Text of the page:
Tricky Teens

Are They Really Tricky or Do Genetic Health Professionals Simply Require More Training in Adolescent Health?

Rony E Duncan; Mary-Anne Young


Personalized Medicine. 2013;10(6):589-600. 

In This Article

Abstract and Introduction


Providing health services to young people poses specific challenges as a consequence of their unique developmental stage. In the field of genetics, providing developmentally appropriate care can be further complicated by the familial nature of genetic information. Several fields of medicine have developed specific guidance around how best to work with adolescent patients. No such advice exists in the field of clinical genetics or genetic counseling. It is time for the field of genetics to address this aspect of practice through development of a specific adolescent-friendly model of care. Without such a model, the field risks falling behind other medical specialties and adolescents who visit genetic health professionals are at risk of missing out on best possible care.


Young people currently account for over a quarter of the world's population, meaning that never before have there been so many adolescents in the world. Whereas in the past, the life stage of adolescence might have been thought of as spanning only the teenage years, it is now commonly understood to span the ages of 10–24 years, as it is believed the biological and social transitions that have traditionally defined adolescence now occur across this entire range.[1] In the current article we refer to adolescents, young people and youth interchangeably, using this broader age range to define them.

As well as changing the way we define adolescence, the past few decades have brought about dramatic changes in the way we think about adolescents. Young people's emerging autonomy is increasingly being recognized, as is their competence and their rights to have a say about how their lives unfold.[101] As a direct consequence of this evolution in our thinking about young people, clinical health practice and policy have also changed. Of particular importance has been the establishment of the Society for Adolescent Health and Medicine (SAHM) and the recommendations for health policy and practice that SAHM has published.[2–5] Another example of the increasing awareness occurring about adolescents was The Lancet's decision, for the first time, to devote an entire issue to adolescent health in 2007 and then to do so again in 2012.[6,7] This constituted a clear signal that adolescent health is an important priority internationally, deserving of significant attention and focus.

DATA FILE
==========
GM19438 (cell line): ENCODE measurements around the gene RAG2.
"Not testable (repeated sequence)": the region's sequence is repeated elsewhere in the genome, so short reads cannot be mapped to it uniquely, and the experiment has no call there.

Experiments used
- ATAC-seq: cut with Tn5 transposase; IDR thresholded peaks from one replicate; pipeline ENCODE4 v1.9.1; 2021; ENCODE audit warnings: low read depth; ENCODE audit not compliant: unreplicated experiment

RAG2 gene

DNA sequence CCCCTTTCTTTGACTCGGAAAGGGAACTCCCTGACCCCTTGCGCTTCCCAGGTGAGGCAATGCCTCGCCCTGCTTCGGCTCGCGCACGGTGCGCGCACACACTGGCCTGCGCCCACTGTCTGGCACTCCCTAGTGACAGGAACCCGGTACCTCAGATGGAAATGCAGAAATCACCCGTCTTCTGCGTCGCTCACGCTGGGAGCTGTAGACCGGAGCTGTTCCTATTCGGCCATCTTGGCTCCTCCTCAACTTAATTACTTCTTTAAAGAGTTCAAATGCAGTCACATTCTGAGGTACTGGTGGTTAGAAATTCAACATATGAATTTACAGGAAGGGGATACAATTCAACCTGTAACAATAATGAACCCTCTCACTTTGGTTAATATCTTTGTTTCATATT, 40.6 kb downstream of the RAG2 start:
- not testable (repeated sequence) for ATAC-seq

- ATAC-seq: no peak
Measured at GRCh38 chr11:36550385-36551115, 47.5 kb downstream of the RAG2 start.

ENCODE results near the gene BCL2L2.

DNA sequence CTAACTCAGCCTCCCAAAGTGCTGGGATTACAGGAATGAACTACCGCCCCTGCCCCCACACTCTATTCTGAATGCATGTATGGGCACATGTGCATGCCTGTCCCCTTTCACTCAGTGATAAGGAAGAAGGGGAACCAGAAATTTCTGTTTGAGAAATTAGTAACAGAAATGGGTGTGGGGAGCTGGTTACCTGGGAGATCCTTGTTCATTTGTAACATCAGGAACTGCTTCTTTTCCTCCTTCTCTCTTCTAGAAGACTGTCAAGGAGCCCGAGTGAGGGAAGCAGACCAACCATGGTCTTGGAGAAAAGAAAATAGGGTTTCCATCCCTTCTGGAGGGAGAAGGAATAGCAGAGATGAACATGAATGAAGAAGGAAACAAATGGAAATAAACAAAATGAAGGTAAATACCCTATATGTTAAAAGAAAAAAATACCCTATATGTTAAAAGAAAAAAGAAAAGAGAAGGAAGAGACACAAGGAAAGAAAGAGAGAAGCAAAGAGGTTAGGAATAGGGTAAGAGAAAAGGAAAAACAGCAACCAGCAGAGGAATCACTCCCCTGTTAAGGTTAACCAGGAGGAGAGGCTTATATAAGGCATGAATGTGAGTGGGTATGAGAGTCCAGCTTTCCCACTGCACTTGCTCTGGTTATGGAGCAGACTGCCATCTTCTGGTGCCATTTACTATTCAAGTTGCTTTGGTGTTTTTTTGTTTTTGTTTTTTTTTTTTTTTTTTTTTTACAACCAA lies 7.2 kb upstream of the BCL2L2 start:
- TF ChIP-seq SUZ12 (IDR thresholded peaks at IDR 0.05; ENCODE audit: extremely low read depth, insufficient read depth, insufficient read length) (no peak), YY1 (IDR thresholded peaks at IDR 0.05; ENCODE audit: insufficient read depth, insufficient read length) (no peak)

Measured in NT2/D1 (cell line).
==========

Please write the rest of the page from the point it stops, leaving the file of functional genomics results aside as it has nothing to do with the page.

The idea that we need to adjust the way in which we work with adolescents in the health setting is clearly gaining momentum. Literature is available regarding how to engage with and assess adolescents effectively,[8,9] research and commentary is being published to help us understand how best to train health professionals in enacting principles of adolescent-friendly care[10,11] and young people themselves are also being consulted in order to document their views.[12–19] However, this growing knowledge about what constitutes adolescent-friendly care has not yet been shared with and translated to all medical specialties.